Aug 27, 2020

Final Report - Philippines Emergency Response

The extensive damage caused by Typhoon Phanfone.
The extensive damage caused by Typhoon Phanfone.

As International Medical Corps’ emergency response to Typhoon Phanfone and the Taal Volcano eruptions draws to a close, this will be our final update.

To continue support International Medical Corps and our GlobalGiving Projects, please visit our “Emergency Response to the Coronavirus (COVID-19) project, where International Medical Corps is providing a global response to the pandemic, including reaching the Philippines.

Learn more about our Coronavirus response here: https://www.globalgiving.org/projects/emergency-response-to-the-coronavirus-2019-ncov/

Typhoon Phanfone made landfall in the Eastern Visayas region of the Philippines on December 24, 2019. The category 2 storm affected more than 3.2 million individuals and displaced more than 130,000 residents. Virginia, a member of the community affected by the storm says “all that was left to us was a wall on one side of what used to be our house.”

Only weeks later, on January 12, 2020, the Department of Science and Technology’s Philippine Institute of Volcanology and Seismology (PHIVOLCS) reported that eruptive activity at the Taal Volcano main crater had intensified, with ashfall landing as far as Quezon City, some 100 kilometers, or 62 miles, away from its location in Taal, Batangas. The eruptive activity affected more than 736,000 people and damaged 14,082 homes.

International Medical Corps’ team deployed to some of the most affected areas in Biliran and Eastern and Western Samar in Eastern Visayas as well as to surrounding areas of Batangas province to begin meeting communities’ most urgent needs and helping them to recover following Phanfone and Taal, respectively. Then, on January 30, 2020 the country faced the first death due to COVID-19 outside of Mainland China.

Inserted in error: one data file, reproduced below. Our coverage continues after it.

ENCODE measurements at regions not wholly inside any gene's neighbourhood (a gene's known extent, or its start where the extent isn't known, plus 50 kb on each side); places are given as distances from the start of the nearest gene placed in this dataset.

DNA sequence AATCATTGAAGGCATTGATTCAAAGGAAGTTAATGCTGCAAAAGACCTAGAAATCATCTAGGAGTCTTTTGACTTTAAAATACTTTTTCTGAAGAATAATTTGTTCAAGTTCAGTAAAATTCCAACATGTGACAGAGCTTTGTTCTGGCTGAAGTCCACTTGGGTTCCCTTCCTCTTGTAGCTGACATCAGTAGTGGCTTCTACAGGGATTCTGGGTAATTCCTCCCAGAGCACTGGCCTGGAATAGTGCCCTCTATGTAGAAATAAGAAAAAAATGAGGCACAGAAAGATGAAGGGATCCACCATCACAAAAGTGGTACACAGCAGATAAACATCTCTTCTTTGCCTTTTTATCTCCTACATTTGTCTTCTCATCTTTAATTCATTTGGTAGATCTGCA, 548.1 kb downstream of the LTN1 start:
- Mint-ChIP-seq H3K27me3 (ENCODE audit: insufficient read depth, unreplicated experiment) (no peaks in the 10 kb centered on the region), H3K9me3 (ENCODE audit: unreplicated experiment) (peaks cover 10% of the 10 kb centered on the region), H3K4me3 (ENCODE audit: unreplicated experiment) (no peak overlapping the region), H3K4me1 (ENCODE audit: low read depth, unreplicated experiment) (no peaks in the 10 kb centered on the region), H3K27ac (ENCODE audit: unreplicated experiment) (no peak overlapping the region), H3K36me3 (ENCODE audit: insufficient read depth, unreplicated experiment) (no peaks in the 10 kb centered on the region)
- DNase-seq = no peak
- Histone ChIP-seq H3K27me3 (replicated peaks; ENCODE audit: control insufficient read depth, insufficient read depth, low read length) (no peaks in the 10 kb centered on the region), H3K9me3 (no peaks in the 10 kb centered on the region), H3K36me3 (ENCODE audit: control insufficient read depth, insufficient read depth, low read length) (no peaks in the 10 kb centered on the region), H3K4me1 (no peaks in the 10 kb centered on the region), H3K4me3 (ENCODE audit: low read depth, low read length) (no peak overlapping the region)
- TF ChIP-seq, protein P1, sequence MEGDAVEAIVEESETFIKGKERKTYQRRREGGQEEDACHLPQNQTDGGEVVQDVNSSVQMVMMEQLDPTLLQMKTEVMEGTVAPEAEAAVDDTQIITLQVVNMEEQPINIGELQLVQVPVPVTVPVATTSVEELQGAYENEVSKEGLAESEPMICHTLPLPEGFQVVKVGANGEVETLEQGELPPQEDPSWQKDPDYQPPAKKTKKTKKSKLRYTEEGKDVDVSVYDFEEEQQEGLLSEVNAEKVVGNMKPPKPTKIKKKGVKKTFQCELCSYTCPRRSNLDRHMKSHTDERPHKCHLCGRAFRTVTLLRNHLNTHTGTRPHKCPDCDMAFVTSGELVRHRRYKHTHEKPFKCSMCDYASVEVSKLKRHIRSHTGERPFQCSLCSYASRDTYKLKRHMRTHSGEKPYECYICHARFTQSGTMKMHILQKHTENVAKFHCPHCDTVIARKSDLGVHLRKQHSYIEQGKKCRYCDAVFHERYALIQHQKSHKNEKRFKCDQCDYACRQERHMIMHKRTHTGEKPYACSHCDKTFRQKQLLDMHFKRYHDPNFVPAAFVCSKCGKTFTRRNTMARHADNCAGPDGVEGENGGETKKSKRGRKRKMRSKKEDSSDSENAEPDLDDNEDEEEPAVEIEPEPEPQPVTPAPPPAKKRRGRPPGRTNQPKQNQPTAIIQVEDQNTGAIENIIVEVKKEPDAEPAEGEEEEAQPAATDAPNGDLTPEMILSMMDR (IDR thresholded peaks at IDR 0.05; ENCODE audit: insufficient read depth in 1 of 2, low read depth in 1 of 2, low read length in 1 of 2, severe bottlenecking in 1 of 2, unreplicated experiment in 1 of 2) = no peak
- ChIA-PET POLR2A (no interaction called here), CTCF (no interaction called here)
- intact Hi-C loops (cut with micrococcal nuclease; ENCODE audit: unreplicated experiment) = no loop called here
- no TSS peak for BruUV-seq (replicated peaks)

While activities have been impacted as a result of the COVID-19 pandemic restricting travel, International Medical Corps is partnering with municipal health offices to ensure impacted community members receive the critical support that continues to be needed.

In order to respond to both the impacts of natural disasters’ devastation as well as the realities of COVID-19, International Medical Corps is integrating COVID-19 prevention messaging into the distribution relief supplies and hygiene materials. This not only prevents the spread of disease and keep families healthy as a result of natural disaster, but also support the ongoing pandemic response.

Dr. Nelsie, Municipal Health Officer of Balangkayan, Eastern Samar, states,
“Thank you for the generous support to our communities, who continue to need access to safe water, as well as hygiene supplies. With the current COVID-19 pandemic, we believe it will be even more helpful to the families affected by Typhoon Ursula [Phanfone].”

We thank the GlobalGiving community of donors for bringing awareness and support to International Medical Corps’ relief and recovery efforts in the Philippines.